During the Russo-Persian War of 1804–13, several British officers, part of Sir John Malcolm's 1809 embassy to Persia, remained in that country, providing training to the reforming Persian army. One of the British officers, William Monteith, accompanied Abbas Mirza on his unsuccessful campaign in Georgia and then commanded a frontier force and the garrison of Erivan. [17]


Alexander I kept Russia as neutral as possible in the ongoing French war with Britain. He allowed Russians to continue secretly to trade with Britain and did not enforce the blockade required by Continental System. [18] In 1810 he withdrew Russia from the Continental System and trade between Britain and Russia grew. [19]

Franco-Russian relations became progressively worse after 1810. By 1811, it became clear that Napoleon was not keeping to his side of the terms of the Treaty of Tilsit. He had promised assistance to Russia in its war against the Ottoman Empire, but as the campaign went on, France offered no support at all. [18]

With war imminent between France and Russia, Alexander started to prepare the ground diplomatically. In April 1812 Russia and Sweden signed an agreement for mutual defence. A month later Alexander secured his southern flank by Treaty of Bucharest (1812), which formally ended the war against Turkey. [19]

After Napoleon invaded Russia in June, the British and the Russians signed one Treaty of Orebro on 18 July 1812; on that same day and in the same place the British and Swedes signed another Treaty of Orebro ending the Anglo-Swedish War (1810–1812), a war that had had no engagements and no casualties. [20]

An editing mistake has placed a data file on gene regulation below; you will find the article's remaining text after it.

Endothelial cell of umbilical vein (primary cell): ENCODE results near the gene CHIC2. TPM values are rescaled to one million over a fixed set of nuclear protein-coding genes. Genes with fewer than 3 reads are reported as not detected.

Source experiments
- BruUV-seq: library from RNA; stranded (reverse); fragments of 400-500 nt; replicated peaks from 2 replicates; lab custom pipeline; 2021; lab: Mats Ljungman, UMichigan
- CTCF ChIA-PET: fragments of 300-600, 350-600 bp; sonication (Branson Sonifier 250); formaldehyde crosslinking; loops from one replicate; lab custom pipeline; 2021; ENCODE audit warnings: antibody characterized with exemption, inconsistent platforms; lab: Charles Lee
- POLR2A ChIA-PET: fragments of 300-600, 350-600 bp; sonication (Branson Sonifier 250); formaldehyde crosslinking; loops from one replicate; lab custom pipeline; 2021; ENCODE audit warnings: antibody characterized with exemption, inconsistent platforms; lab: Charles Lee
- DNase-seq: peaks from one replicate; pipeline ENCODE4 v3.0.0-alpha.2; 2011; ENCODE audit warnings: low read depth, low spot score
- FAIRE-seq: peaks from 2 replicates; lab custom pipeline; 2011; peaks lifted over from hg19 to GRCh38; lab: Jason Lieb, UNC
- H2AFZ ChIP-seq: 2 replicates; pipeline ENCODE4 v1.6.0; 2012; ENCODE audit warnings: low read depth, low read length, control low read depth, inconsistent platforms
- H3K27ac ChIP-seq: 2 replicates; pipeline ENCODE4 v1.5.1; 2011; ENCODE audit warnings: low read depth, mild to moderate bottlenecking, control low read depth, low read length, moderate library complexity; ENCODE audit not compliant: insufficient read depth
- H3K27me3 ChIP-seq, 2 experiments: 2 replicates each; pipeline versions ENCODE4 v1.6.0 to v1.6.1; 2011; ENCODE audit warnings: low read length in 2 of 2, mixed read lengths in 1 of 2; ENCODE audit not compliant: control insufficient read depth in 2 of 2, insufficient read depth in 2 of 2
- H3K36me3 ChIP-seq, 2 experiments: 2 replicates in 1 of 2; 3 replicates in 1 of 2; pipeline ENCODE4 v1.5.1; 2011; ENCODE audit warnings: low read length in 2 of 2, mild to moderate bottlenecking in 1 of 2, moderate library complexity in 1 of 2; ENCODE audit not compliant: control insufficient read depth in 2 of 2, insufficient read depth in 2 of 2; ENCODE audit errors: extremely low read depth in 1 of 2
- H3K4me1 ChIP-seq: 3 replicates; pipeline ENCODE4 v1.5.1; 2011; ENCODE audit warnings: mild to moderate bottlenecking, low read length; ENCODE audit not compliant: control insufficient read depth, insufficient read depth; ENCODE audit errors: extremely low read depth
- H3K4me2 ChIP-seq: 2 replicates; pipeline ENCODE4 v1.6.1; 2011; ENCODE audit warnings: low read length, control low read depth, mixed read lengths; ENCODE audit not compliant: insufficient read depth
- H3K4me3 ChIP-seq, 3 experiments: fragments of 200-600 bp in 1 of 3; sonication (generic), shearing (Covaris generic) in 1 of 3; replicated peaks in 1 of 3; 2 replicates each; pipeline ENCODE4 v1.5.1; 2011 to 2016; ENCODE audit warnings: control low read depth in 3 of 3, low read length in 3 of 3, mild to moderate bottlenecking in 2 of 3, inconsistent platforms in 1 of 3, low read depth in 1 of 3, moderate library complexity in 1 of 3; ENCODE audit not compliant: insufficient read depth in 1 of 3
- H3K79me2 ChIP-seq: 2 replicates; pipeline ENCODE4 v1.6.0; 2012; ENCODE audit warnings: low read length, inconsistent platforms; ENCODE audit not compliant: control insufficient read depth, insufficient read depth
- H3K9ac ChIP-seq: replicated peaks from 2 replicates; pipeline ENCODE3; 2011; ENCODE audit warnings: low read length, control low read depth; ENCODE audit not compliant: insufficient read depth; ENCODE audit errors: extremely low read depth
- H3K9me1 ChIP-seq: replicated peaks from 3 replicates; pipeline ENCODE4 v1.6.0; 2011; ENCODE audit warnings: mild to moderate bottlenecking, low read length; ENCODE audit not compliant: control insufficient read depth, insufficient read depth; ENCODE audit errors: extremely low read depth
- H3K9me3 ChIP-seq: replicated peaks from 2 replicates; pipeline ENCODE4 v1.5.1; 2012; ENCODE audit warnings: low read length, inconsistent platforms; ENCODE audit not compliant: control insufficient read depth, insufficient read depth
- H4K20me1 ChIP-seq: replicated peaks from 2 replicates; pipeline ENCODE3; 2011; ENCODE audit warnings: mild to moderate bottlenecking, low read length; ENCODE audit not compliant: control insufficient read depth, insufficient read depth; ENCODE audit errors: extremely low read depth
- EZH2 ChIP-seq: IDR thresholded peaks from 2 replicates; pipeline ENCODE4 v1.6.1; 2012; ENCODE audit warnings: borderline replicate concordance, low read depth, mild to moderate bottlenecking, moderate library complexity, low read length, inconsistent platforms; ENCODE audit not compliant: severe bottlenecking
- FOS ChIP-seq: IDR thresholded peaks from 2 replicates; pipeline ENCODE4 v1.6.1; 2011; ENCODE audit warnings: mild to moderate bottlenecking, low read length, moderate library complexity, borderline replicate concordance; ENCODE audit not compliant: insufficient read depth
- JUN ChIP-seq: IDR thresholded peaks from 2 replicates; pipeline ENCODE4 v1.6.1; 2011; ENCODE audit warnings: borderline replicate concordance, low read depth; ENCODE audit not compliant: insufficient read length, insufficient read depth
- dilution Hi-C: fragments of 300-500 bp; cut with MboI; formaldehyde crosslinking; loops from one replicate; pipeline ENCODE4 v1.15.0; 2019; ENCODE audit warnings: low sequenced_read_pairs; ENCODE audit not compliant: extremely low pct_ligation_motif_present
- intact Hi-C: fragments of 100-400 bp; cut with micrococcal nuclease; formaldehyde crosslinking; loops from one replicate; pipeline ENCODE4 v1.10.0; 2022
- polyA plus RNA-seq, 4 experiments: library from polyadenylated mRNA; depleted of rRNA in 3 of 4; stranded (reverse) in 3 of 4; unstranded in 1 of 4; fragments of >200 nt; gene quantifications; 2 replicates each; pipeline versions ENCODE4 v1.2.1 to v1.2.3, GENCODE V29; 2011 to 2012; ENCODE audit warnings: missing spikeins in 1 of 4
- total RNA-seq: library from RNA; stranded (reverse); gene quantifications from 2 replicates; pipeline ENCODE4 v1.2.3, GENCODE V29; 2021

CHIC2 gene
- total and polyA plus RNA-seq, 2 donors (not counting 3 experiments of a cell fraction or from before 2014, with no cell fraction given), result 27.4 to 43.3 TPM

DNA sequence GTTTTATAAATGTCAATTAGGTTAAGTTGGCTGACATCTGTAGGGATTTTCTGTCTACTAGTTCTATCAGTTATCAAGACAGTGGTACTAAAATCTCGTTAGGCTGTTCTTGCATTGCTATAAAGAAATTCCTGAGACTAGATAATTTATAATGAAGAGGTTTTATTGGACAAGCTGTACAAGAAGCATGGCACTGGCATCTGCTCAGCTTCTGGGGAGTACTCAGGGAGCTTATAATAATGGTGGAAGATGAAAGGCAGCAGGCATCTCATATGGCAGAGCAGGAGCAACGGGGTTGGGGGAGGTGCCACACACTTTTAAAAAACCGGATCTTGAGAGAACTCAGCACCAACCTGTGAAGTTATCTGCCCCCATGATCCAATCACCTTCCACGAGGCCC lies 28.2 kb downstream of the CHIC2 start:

1. Speshnoy was the name ship for the 34-member Speshni-class of frigate.
  2. "No. 16276". The London Gazette . 15 July 1809. p. 1129.
  3. Clarke & Jones 1808, p. 129.
  4. 1 2 3 Tredrea & Sozaev 2010, pp. 198, 391.
  5. "No. 16195". The London Gazette . 25 October 1808. p. 1460.
  6. "No. 16167". The London Gazette . 30 July 1808. pp. 1049–1050.
  7. 1 2 Tredrea & Sozaev 2010, pp. 71–72.
  8. "No. 20939". The London Gazette . 26 January 1849. p. 242.
  9. "No. 16447". The London Gazette . 26 January 1811. p. 166.
  10. 1 2 "No. 20939". The London Gazette . 26 January 1849. p. 246.
  11. "No. 16291". The London Gazette . 22 August 1809. pp. 1345–1347.
  12. "No. 16291". The London Gazette . 22 August 1809. p. 1347.
  13. The Times, 29 July 1809.
  14. "No. 16448". The London Gazette . 29 January 1811. p. 182.
  15. "No. 16589". The London Gazette . 4 April 1812. p. 644.
  16. "No. 16584". The London Gazette . 17 March 1812. p. 526.
  17. Chichester 1894.
  18. 1 2 Nolan 2002, p. 1666.
  19. 1 2 Chapman 2001, p. 29.
  20. Norie 1827, p. 560.

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Further reading